A desk review of the ecology of heather beetle
Publisher: Natural EnglandAbstract:
The heather beetle Lochmaea suturalis is a naturally occurring species in the heather dominated landscapes of the United Kingdom. When the heather beetle population density increases dramatically it can cause significant damage to heather plants. It has been suggested that burning heather outside the permitted heather-burning season will promote the regeneration of heather following heather beetle damage. There is also some discussion as to whether burning outside the permitted season might also help control heather beetle. For these reasons Natural England regularly receives applications for licences to burn outside the permitted season. However, burning at this time of year may have effects on a wide range of biodiversity. Therefore, Natural England commissioned this report, and (NEER009 - Desk review of burning and other management options for the control for heather beetle) to ensure the best available evidence is being used. This report is based on an extensive literature review to determine the current state of knowledge of the ecology of the heather beetle. Some of the older references, which appear to form the basis for much current thinking on the subject, are now out of print and were not accessible for this review. A flurry of work was published in the 1980s and early 1990s, but much of this was either: • based at the same experimental plots; • involved relatively low levels of replication; or • did not report heather beetle damage as a central focus of the work.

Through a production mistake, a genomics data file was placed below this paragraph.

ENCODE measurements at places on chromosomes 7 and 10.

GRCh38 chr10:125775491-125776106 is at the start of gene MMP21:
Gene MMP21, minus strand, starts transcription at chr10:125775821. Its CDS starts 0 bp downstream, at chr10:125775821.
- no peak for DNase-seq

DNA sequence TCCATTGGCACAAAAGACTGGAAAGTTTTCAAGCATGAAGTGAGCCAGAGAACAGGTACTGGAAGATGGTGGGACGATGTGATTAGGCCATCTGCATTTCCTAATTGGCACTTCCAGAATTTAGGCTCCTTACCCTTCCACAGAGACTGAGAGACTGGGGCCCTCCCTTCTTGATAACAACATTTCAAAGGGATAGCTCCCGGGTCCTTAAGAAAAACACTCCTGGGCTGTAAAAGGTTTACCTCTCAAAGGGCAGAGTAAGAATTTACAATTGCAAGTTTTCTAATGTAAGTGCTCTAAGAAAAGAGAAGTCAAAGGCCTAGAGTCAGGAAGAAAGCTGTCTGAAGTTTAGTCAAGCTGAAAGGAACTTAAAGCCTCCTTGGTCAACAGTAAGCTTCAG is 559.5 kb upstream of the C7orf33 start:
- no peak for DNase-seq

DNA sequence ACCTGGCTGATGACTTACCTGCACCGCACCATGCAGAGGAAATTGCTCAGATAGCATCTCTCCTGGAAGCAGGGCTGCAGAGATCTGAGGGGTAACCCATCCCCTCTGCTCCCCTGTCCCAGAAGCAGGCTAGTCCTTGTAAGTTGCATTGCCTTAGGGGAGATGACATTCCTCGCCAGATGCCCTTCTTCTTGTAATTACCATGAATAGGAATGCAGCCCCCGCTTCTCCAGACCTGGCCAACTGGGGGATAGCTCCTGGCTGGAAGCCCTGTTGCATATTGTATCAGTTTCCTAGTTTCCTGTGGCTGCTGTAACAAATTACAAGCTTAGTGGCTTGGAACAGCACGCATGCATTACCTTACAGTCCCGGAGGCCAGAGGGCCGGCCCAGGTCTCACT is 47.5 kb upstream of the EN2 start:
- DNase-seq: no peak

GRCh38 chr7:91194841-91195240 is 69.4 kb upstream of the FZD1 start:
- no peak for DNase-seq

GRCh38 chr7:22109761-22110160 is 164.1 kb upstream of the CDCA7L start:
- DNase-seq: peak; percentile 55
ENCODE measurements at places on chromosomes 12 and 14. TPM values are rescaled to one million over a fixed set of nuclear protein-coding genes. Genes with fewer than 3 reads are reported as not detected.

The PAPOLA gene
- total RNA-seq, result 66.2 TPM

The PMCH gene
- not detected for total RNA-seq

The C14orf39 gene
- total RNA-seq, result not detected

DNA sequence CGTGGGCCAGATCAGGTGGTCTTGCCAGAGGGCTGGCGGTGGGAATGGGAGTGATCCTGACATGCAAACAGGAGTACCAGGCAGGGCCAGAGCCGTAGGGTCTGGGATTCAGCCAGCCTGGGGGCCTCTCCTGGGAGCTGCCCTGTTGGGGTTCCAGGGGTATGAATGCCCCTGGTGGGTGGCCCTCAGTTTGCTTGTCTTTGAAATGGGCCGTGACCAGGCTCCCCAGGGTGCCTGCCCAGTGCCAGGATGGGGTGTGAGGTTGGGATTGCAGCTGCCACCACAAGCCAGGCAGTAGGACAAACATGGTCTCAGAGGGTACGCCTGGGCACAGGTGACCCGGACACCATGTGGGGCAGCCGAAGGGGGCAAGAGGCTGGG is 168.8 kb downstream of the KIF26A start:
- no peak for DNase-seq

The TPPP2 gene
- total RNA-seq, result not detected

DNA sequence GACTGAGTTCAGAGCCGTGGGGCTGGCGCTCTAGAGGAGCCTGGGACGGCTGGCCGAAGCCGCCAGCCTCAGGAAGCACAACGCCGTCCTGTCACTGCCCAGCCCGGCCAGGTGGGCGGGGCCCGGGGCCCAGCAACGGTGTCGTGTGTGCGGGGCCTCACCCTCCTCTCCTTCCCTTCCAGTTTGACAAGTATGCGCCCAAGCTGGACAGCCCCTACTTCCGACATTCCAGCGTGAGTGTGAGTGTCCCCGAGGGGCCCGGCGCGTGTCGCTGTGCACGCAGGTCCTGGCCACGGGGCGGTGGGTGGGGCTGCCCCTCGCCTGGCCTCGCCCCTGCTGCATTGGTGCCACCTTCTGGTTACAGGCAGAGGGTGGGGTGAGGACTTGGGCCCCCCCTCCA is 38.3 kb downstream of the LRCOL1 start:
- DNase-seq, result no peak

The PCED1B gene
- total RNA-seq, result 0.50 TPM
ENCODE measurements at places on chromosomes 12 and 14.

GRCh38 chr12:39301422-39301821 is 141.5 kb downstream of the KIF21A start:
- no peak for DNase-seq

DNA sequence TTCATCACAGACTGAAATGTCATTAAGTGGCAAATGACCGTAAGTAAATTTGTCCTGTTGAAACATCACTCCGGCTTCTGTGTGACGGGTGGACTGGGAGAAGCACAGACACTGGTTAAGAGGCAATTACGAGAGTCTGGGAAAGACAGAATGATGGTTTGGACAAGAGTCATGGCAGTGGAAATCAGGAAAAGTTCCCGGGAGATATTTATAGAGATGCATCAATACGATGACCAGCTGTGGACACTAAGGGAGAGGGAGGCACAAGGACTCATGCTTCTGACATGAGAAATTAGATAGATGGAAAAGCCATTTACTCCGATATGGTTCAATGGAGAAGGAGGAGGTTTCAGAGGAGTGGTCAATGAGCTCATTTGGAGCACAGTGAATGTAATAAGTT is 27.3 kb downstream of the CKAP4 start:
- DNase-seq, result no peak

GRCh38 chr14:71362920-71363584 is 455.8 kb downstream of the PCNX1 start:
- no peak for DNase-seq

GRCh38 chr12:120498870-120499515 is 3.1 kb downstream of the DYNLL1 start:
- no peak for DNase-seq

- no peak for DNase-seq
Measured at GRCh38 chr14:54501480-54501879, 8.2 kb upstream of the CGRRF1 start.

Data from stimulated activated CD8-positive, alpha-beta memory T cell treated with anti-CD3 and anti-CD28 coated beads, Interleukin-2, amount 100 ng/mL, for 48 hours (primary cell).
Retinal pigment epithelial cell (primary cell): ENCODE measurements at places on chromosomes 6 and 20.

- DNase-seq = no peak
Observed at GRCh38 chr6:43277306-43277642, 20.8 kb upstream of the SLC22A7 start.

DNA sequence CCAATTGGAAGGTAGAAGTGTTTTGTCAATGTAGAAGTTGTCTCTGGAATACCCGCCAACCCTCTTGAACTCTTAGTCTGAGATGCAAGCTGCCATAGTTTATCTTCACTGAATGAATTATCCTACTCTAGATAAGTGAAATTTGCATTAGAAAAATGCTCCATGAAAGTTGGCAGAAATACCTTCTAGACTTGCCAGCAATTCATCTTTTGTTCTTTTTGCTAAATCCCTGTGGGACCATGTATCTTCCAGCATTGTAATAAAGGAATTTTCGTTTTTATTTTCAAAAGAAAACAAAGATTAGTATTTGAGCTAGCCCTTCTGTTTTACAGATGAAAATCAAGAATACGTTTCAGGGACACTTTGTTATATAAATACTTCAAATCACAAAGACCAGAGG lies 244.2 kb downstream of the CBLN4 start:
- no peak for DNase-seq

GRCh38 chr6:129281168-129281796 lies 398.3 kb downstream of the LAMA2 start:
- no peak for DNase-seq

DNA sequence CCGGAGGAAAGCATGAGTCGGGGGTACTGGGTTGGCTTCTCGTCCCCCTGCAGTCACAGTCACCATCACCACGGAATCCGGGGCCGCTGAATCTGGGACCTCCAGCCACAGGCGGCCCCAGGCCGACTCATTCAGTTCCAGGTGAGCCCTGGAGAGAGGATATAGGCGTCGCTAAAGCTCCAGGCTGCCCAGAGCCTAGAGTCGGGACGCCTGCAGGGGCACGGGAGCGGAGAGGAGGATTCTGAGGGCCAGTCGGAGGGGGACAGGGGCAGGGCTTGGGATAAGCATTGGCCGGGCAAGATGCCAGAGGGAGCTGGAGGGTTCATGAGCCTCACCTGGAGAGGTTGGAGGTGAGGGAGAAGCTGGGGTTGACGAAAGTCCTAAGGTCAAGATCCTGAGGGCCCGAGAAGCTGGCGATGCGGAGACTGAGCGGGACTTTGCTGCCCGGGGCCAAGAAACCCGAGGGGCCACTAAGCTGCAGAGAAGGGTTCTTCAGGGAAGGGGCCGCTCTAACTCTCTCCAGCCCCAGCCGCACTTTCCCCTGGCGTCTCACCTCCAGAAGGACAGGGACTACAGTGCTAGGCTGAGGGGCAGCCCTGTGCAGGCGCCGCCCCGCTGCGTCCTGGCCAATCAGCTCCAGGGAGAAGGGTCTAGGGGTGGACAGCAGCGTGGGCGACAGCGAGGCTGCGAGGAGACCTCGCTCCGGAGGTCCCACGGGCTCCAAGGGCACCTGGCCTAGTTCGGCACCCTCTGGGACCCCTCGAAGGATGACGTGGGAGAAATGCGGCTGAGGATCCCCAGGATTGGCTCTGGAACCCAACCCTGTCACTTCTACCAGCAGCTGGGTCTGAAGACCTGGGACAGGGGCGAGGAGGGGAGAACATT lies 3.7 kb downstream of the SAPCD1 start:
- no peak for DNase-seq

More recently, there have been some PhDs quantifying the ecology of heather beetles in more detail, but these have rarely been published in the peer-reviewed literature. Therefore, current thinking may be influenced by out-of-date information and experimental work that does not truly back up the conclusions of authors. This makes it difficult both to confidently discern patterns over time in frequency and severity of attacks (such as might be caused by climate change or changing nutrient deposition loads) and to be certain which factors control population levels in most year’s at most heather-dominated sites. Much more, and higher quality, monitoring and experimental work needs to be carried out to be able to predict the likely population dynamics of this species under different scenarios. The potential for parasites and parasitoids to control population numbers is particularly worthwhile. More detailed spatial analyses based on citizen science records, combined with carefully designed laboratory studies, might also be used to more clearly elucidate the relationship between beetle numbers and climatic conditions, enabling prediction of the relative likelihood of outbreaks occurring in the future.